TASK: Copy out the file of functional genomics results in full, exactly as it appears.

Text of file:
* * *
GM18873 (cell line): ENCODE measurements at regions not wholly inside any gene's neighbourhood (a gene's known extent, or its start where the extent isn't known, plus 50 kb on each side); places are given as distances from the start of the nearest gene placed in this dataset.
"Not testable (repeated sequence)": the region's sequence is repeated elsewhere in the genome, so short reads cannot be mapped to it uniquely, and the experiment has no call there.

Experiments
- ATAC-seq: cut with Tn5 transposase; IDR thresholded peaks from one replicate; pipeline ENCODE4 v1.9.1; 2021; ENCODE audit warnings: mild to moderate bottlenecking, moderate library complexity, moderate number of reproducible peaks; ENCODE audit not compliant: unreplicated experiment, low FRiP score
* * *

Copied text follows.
GM18873 (cell line): ENCODE measurements at regions not wholly inside any gene's neighbourhood (a gene's known extent, or its start where the extent isn't known, plus 50 kb on each side); places are given as distances from the start of the nearest gene placed in this dataset.
"Not testable (repeated sequence)": the region's sequence is repeated elsewhere in the genome, so short reads cannot be mapped to it uniquely, and the experiment has no call there.

Experiments
- ATAC-seq: cut with Tn5 transposase; IDR thresholded peaks from one replicate; pipeline ENCODE4 v1.9.1; 2021; ENCODE audit warnings: mild to moderate bottlenecking, moderate library complexity, moderate number of reproducible peaks; ENCODE audit not compliant: unreplicated experiment, low FRiP score